Genetic Biotechnology Genetic biotechnology is also known as gene technology, gene engineering, or genetic modification. It is form of biotechnology which involves the deliberate altering of the genetic material of living things so as to enhance or remove a particular trait of the parent organism. Biotechnology has a range of areas that are perceived controversial by certain groups of people while supported by others. These include gene therapy, cloning, prenatal selection, genetic tests, eugenics, and transgenics (Borem).

Genetic biotechnology involves cloning, which is production of one or more genetically identical individual plants or animals to the original organism (either in part or whole). It is potential of producing clone human beings that raised opposition to cloning because it brings into perspective the question of ethics in biotechnology. The different takes on the whole issue of genetic biotechnology has been motivated by the background and moral or religious beliefs. This is because different communities, ethnic groups, and cultures have varied ethical issues. In addition, the adoption of scientific discoveries varies from communities and groups across the world because of different technological advances.

As such there has being divided opinions on the whole issue from scientists, the clergy, potential parents, patients as well as politicians. For instance, President Bush expressed his opposition to the aspect of human cloning by terming it as “…allowing cloning would be taking a significant step toward society in which human beings are grown for spare body parts and children are engineered to custom specifications. This is unacceptable. ” Countries all over the world are today faced with personal choices regarding the use of biotechnology with debates being on regulatory policies of the technology and choices (Becker). The birth of Louis Brown in 1978 in England as the first vitro fertilized baby caused internal outrage. This was because her conceiving was done in a laboratory after her mother’s egg was fertilized on a labdish by semen obtained a man.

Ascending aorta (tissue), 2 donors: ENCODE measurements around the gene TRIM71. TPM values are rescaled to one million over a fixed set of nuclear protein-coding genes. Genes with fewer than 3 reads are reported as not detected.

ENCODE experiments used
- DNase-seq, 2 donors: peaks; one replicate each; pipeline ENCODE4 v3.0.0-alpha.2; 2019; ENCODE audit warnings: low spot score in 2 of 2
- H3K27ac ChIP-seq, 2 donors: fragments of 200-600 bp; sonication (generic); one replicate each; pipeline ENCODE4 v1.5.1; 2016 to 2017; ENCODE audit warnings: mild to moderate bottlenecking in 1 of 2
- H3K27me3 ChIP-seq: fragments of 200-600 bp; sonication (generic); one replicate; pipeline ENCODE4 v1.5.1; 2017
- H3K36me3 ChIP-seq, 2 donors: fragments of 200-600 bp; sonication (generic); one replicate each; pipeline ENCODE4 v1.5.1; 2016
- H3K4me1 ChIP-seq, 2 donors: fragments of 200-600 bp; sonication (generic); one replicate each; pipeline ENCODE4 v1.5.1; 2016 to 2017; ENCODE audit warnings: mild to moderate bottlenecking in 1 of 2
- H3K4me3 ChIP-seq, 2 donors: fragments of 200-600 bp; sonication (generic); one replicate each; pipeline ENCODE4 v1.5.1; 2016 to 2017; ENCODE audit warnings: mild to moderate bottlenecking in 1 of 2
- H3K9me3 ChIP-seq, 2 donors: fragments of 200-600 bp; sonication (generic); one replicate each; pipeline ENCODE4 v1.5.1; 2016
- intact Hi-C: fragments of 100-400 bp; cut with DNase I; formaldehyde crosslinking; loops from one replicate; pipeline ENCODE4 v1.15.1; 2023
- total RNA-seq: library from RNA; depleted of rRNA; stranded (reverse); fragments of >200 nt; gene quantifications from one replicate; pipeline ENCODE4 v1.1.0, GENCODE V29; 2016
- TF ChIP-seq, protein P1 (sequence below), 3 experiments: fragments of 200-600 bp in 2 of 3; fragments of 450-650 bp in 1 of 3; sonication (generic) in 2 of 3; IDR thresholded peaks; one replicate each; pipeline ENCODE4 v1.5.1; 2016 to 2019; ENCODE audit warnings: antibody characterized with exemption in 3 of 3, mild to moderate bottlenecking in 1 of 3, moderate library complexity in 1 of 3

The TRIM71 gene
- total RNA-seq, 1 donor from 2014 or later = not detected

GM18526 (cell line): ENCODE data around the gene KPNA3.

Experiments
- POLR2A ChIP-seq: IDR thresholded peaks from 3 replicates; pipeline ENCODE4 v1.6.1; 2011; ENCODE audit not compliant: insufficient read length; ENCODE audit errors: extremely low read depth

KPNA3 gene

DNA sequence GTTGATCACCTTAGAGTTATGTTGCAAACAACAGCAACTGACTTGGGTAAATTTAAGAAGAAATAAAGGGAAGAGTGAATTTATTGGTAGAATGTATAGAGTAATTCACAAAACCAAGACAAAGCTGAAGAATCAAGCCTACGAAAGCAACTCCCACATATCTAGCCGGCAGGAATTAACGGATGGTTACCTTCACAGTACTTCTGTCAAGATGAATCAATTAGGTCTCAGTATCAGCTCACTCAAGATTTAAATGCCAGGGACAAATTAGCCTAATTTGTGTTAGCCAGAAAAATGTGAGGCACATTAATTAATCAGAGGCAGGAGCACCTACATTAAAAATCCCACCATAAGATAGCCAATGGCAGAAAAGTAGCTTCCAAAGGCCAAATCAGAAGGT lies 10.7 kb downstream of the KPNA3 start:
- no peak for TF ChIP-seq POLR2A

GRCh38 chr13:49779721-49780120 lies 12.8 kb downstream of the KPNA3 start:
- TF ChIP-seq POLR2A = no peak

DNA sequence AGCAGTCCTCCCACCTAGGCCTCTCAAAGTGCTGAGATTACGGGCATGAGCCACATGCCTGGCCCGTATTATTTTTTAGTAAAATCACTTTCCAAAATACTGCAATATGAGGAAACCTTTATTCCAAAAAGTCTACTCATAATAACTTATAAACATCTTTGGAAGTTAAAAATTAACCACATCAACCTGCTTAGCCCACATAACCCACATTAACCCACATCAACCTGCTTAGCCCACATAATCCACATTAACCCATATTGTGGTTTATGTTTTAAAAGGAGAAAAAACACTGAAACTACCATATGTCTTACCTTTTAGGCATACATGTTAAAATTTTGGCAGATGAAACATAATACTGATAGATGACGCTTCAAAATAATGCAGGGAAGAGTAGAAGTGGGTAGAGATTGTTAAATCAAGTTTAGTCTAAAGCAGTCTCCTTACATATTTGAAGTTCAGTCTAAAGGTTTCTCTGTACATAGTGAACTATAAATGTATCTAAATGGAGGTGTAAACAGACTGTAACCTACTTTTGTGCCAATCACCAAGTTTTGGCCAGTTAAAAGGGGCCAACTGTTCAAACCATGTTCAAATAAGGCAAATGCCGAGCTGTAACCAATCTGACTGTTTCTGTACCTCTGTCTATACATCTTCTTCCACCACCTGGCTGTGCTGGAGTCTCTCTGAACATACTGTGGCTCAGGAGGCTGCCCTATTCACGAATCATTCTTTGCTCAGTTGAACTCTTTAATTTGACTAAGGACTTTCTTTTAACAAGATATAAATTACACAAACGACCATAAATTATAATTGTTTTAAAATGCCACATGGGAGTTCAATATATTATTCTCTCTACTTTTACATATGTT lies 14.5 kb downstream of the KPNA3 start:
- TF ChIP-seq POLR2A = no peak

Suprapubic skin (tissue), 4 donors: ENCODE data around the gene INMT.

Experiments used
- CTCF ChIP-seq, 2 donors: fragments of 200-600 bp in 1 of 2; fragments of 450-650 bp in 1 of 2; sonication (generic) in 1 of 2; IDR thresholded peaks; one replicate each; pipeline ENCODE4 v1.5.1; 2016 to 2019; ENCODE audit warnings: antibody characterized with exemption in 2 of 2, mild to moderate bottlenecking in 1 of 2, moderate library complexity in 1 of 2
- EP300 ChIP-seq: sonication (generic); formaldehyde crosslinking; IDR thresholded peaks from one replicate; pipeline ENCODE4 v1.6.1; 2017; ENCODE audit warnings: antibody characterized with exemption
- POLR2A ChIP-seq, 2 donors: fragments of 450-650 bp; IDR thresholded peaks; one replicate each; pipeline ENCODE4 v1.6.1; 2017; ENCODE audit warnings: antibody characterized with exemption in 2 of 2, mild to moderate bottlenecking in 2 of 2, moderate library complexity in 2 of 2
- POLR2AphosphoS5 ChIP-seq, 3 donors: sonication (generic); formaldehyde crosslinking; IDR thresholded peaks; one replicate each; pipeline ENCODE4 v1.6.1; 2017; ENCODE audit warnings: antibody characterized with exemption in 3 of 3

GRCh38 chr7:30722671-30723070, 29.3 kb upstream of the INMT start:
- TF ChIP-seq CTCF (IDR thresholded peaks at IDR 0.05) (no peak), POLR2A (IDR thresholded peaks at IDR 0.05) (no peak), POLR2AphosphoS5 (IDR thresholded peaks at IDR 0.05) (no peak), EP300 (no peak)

This is considered as the start of the genetic revolution that apparently has produced approximately a million such babies all over the world since then. Therapeutic Cloning This is also called Somatic cell nuclear transfer (SCNT) or Research cloning. It is a branch of regenerative medicine that specializes in the manufacture of human tissues as well as organ materials. It combines the principles of cellular biology, engineering and material manufacturing methods.

It often targets to harvest stem cells that can be used to study human development and treatment of diseases. There are two common types of cloning: Adult DNA cloning and Therapeutic cloning. a) Adult DNA CloningThis is also known as nuclear replacement. It entails the removing of the DNA from an embryo and then replacing it with the DNA gotten from a cell removed another individual. Thereafter the embryo is implanted in a woman’s womb and then let to develop into a new human. The DNA of the new human is often identical to that of the original individual.